A dental surgical stent is an acrylic device made from a model of the patient's mouth that fits over the area where dental implants are to be placed and helps guide the oral surgeon in correct placement of implants. The stent contains holes that are pre-drilled.Know More
The dental surgical stent is placed over existing teeth, bone or gums. Impressions are made of the patient's mouth and from those impressions molds are created. These molds are then used to create the surgical stent from acrylic. X-rays or CT scans are also used to create the stent.
Some stents are made with acrylic and metal or ceramic tubes to guide drilling. When the stent is placed, the surgeon can drill through the holes in the stent; the stent helps guide the placement and angle of the drilling. Stents can be restrictive or non-restrictive. Restrictive stents allow the surgeon to drill precisely where the stent guides and therefore place the implants in an exact position. Non-restrictive stents give the surgeon some leeway in the implant placement. A drawback of non-restrictive stents is that the implant can be placed in a position that was not originally planned by the restorative dentist. Radiographs can also be taken with the stent in place to verify placement before drilling.Learn more about Dental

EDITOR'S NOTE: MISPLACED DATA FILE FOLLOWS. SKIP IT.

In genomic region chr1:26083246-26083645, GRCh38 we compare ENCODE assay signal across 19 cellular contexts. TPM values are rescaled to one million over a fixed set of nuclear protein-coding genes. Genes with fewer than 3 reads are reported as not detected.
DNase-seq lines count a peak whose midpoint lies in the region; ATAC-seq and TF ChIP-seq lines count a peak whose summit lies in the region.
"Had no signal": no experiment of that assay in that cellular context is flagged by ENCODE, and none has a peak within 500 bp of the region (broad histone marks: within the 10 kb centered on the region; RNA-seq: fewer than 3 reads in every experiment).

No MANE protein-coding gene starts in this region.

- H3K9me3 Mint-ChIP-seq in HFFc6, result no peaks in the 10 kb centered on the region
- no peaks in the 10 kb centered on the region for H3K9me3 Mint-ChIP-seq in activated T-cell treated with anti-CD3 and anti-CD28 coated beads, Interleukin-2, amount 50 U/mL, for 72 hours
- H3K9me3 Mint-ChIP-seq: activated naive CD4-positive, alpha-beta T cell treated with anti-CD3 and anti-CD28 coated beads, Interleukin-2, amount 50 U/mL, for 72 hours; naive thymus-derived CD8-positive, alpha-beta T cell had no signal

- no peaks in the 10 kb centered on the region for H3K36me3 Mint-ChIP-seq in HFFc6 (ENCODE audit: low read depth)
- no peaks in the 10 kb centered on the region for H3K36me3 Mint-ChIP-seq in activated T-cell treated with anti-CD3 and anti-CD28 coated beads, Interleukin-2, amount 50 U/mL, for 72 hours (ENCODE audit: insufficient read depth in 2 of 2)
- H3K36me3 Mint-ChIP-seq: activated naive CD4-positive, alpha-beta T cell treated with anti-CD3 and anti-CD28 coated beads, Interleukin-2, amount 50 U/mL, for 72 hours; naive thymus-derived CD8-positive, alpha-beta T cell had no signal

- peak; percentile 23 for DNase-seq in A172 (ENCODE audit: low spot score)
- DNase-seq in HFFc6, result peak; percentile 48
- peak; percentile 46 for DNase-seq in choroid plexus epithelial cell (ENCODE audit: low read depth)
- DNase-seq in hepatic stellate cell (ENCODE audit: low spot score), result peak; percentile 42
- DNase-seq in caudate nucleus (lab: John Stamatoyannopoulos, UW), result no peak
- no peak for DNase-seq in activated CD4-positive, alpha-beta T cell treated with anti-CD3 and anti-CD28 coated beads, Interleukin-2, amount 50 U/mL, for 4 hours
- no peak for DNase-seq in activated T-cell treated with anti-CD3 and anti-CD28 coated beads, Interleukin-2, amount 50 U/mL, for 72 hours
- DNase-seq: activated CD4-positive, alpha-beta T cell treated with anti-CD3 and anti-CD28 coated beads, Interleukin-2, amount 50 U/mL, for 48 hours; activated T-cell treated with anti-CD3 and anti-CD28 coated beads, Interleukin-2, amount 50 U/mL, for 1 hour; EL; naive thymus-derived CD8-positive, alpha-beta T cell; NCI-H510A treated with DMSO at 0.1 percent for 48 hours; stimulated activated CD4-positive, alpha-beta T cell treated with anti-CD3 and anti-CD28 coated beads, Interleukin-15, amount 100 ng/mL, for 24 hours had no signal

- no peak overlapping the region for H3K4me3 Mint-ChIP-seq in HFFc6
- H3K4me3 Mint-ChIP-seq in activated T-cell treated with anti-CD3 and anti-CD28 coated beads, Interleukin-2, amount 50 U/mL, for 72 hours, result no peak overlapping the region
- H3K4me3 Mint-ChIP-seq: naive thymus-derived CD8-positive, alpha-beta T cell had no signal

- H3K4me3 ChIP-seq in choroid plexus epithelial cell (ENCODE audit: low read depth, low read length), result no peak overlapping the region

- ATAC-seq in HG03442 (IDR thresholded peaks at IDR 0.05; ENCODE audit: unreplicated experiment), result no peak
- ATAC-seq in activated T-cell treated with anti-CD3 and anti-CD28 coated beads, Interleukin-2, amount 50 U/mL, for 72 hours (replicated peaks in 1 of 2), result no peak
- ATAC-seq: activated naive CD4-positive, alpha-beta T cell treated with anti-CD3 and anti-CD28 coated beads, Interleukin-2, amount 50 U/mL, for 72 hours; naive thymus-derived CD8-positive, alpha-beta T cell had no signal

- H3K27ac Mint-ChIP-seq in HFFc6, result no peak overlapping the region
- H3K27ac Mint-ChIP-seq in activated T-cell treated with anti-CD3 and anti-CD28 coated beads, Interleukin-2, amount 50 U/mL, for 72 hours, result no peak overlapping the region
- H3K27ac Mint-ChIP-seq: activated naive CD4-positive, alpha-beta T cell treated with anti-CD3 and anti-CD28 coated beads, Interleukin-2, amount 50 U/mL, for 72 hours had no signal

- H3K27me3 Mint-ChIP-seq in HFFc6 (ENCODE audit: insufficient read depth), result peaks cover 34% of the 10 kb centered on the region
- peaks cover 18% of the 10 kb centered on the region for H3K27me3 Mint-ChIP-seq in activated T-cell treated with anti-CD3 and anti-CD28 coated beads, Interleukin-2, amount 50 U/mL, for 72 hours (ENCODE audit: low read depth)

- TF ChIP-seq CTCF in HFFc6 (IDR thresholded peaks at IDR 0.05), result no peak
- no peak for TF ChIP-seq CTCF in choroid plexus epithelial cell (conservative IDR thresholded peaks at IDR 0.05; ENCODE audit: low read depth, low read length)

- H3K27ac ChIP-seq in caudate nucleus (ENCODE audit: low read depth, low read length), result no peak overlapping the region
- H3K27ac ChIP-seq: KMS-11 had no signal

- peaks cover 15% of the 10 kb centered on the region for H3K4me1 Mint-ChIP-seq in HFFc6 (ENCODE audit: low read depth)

There is some discomfort associated with dental implants, but most patients report that the pain was less intense than anticipated, explains About.com. Controlling pain during the surgery with oral or intravenous sedation is common, as is the use of local anesthesia.Full Answer >
Dental implants range from about $1000 to $3500 per tooth as of 2014. While the cost can be prohibitive, dental implants are a permanent and natural-looking solution to missing teeth. Dental implants require about six months of treatment to complete the process.Full Answer >
Dental implants are typically made from pure titanium, according to Community Health Centers. Titanium is used to create dental implants due to its osseointegration property, which means that the metal can directly fuse into the bone.Full Answer >
There is very little discomfort involved when undergoing treatment for dental implants, according to WebMD. Most patients find the procedure, performed under local anesthesia, less painful than a tooth extraction, and treat the mild soreness that may result with over-the-counter pain relievers. Success rates are approximately 98 percent.Full Answer >